This fixture, and its academic, business and social sideshows, is the ideal platform on which to launch the five-game college football series which Dublin will host over the next five years.
It's an ambitious step forward by the organisers, Irish American Events, a partnership company split between Irish events specialist Padraic O'Kane's company corporate.ie and US-based Anthony Travel.
A five-year commitment from private and public bodies has made it easier for O'Kane and Co to get to the negotiating table with a number of American colleges.
The teams involved in the 2021 games are set to be announced next week while the 2022 fixture requires "just a little bit of paper work", according to O'Kane.
It costs up to $5m to compensate the 'home team' for moving their game across the Atlantic, before travel and logistical expenses are factored in, but with the last meeting of these two teams estimated to have been worth €85m to the Irish economy the only losers next year will be the Gaelic football fans trying to book a hotel room in Dublin that weekend.
Bigger challenges lie ahead for O'Kane and the steering committee, with universities with less obvious connections expected to make the trip.
"They're new connections for Ireland, and that's the big challenge," says O'Kane. "We've had Notre Dame, Boston College and even Navy to an extent have Irish connections, but we're going into schools now that don't overly have Irish connections.
"They're doing this because it's international travel, because it's encouraging kids to sign up for their schools and the international connections."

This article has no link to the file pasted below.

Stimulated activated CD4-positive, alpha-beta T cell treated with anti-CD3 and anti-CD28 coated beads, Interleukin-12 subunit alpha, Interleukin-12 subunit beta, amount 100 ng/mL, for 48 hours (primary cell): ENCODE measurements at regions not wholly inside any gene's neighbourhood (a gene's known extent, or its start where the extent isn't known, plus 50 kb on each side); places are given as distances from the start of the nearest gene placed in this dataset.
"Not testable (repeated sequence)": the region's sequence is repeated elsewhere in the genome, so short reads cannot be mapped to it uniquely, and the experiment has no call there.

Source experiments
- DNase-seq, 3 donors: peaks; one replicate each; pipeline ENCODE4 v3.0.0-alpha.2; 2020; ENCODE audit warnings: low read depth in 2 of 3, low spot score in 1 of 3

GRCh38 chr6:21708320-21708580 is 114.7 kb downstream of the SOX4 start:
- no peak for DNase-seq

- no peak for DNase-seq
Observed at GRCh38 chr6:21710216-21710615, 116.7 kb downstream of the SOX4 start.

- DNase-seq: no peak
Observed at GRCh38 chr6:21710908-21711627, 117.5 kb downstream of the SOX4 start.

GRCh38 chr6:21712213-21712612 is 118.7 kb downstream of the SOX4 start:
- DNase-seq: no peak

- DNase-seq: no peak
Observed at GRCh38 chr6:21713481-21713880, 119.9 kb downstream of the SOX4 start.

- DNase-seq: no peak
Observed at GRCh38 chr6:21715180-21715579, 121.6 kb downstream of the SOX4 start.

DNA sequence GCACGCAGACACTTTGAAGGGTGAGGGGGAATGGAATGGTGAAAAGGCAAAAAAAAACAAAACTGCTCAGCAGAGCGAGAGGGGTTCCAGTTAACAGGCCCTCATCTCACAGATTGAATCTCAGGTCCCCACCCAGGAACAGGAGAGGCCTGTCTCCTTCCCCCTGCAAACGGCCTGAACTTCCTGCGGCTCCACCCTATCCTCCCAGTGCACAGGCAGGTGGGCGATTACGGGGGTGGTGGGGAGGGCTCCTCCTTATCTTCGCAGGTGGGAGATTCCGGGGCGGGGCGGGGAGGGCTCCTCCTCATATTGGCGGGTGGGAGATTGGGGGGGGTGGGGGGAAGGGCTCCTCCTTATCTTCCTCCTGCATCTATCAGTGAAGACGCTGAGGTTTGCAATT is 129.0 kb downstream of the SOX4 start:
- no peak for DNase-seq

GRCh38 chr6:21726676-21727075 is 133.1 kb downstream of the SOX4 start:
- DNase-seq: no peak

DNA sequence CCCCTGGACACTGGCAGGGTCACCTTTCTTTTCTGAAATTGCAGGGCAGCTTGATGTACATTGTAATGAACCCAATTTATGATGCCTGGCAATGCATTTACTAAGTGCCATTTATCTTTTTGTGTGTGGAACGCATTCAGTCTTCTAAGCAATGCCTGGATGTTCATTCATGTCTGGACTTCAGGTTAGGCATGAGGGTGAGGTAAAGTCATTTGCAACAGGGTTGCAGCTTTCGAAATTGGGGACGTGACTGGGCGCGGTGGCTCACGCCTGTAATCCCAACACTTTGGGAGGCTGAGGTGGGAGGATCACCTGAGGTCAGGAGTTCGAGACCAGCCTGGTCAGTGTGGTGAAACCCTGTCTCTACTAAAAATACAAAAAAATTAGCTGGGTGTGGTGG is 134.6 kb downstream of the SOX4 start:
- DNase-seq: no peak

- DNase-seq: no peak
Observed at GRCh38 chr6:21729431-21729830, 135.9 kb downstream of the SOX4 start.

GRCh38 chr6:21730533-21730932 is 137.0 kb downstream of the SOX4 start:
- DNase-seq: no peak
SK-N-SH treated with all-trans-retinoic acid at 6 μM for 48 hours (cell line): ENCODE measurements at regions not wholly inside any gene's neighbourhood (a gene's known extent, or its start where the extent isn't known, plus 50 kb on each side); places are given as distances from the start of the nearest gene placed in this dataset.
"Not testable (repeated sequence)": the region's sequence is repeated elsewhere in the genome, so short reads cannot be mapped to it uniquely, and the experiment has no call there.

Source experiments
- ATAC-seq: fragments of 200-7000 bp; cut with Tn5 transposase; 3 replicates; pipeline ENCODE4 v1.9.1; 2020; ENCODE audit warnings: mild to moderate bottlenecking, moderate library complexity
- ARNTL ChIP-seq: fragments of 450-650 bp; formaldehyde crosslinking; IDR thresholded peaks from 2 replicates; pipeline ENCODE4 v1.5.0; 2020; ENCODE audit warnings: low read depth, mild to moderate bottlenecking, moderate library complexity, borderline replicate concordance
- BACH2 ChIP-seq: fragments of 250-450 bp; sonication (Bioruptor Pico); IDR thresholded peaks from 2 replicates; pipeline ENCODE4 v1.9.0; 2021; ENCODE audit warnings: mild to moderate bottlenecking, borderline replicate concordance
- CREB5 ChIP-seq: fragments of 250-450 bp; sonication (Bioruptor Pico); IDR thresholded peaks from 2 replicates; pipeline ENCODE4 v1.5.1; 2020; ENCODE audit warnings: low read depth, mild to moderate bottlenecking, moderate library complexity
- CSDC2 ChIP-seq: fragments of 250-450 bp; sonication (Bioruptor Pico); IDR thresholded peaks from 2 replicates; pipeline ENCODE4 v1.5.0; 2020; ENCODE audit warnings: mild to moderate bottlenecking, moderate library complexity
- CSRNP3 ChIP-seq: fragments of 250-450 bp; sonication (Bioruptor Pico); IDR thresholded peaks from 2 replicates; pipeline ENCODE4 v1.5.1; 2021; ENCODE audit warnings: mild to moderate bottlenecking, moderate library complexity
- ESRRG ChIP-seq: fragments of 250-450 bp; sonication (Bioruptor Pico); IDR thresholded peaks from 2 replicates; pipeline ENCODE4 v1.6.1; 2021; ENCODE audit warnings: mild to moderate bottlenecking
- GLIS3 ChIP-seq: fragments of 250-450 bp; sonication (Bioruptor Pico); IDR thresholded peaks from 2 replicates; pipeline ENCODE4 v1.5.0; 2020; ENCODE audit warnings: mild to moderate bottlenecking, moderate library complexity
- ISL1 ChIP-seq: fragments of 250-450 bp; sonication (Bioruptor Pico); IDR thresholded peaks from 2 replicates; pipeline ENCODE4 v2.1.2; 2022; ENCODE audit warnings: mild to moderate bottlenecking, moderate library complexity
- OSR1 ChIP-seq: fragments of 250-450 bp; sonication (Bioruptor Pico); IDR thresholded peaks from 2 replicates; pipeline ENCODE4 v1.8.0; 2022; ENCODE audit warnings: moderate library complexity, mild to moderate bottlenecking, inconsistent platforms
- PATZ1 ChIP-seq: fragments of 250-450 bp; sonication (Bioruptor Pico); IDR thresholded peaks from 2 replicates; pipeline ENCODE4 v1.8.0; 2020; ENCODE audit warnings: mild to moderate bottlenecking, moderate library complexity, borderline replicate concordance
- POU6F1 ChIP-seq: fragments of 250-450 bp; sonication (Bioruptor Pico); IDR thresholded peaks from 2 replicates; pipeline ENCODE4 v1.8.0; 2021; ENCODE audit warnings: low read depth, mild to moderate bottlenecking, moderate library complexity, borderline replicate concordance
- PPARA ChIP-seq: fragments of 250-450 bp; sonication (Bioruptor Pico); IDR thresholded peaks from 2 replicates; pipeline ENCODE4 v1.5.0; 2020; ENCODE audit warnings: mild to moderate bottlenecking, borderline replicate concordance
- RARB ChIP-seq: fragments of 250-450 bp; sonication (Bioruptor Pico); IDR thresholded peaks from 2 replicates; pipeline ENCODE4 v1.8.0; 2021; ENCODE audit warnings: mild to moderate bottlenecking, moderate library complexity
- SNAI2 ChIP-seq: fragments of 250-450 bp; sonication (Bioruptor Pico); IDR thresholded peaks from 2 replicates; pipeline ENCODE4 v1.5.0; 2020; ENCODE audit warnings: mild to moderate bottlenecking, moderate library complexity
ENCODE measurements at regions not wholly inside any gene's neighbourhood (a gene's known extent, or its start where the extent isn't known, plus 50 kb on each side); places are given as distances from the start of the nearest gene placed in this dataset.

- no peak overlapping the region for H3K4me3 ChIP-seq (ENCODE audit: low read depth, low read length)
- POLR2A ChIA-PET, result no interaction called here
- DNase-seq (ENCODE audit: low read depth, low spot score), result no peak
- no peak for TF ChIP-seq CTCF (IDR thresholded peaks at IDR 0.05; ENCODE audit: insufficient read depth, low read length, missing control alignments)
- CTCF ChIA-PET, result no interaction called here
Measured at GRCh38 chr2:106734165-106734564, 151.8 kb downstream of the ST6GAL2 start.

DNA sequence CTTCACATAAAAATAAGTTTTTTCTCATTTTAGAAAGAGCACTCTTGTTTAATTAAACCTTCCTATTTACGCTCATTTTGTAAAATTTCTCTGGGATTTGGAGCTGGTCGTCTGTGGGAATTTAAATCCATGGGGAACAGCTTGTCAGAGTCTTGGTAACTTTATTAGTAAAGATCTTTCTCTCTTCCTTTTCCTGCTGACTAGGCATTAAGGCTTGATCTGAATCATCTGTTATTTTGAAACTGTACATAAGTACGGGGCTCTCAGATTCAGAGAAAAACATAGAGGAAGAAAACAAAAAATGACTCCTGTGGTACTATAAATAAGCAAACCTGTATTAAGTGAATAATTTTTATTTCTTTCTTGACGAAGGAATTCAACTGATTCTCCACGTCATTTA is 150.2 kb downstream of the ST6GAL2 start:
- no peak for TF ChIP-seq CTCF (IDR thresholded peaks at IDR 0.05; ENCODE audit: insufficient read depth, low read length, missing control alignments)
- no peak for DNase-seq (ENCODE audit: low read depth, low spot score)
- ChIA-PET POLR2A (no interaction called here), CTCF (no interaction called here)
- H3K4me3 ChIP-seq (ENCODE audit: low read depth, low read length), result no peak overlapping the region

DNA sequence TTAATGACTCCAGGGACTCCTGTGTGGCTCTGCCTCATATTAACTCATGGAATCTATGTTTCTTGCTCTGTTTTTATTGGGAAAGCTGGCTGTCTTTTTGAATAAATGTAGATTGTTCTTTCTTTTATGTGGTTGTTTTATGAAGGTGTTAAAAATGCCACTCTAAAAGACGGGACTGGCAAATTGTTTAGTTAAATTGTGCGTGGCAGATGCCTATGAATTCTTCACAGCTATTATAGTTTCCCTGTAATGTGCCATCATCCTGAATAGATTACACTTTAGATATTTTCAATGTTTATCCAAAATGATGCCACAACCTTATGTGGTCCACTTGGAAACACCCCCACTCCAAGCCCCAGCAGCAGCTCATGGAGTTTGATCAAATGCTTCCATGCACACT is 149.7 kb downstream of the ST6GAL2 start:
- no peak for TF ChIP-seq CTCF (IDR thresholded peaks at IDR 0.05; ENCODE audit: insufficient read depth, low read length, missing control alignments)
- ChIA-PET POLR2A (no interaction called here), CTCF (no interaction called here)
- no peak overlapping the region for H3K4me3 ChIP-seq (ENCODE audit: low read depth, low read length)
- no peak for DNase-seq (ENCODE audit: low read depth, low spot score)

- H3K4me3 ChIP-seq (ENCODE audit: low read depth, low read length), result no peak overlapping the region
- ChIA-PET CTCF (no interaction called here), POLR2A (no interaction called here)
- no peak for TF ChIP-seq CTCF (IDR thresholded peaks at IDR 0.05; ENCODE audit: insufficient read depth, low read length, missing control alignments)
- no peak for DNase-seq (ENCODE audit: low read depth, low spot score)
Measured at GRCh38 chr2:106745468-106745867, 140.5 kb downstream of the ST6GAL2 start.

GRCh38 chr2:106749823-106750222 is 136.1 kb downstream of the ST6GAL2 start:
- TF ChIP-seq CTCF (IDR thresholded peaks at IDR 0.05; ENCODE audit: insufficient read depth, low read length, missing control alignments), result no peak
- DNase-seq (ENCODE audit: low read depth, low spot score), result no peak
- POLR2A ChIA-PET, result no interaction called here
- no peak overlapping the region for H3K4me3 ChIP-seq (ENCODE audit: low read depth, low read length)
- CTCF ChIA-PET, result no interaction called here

He's confident next year's clash will capture the imagination of the city, which will experience all the regular game-day events.
The tailgating and the pep rallies are obligatory but they also want to reproduce some of the other South Bend traditions, like trumpets under the dome, midnight drummers circle . . . and mass.
ESPN have also confirmed they are going to take their 'College GameDay' show - a cross between 'Sunday Game Live' and 'Up For The Match' - out of America for the first time to focus on the Dublin showcase.
On the field, there may even be a man from Wexford, although Notre Dame offensive linesman Josh Lugg is admittedly from Wexford, Pennsylvania.
In that first home game of the season New Mexico played their part, rolling over in a 66-14 victory for the hosts. Next year in Dublin should be a similarly resounding victory for those involved, but tougher challenges lie ahead for all.
When Notre Dame director of athletics Jack Swarbrick gave his customary pre-game talk before their first home game of the season, the burning issues could have been straight from the floor of GAA Congress.
Swarbrick's focus was on the threat to college football's amateurism and by extension its 'competitive equity', posed by recent Californian legislation that would give college players greater freedom over their image rights, potentially opening a back door to professionalism.
But his argument could also have been applied to discussions about a Tier 2 football championship.
"Every form of sports requires some artificial device to create competitive equity," he said. "Sport isn't interesting if there isn't some level of competitive equity. It's why your golf club gives you a handicap. It's why pro sports have drafts and salary caps.
"They're all designed to try and create opportunities for everybody to have a chance to win. Because once you take that out of competitive sport, it's really boring, it's not much fun to watch. You have to believe that everyone has a chance."
When asked to comment on a competition that, in theory, pits the might of the Dubs against the minnows of Wicklow, Swarbrick, kicked for touch, but his would be an interesting voice at this month's Special Congress.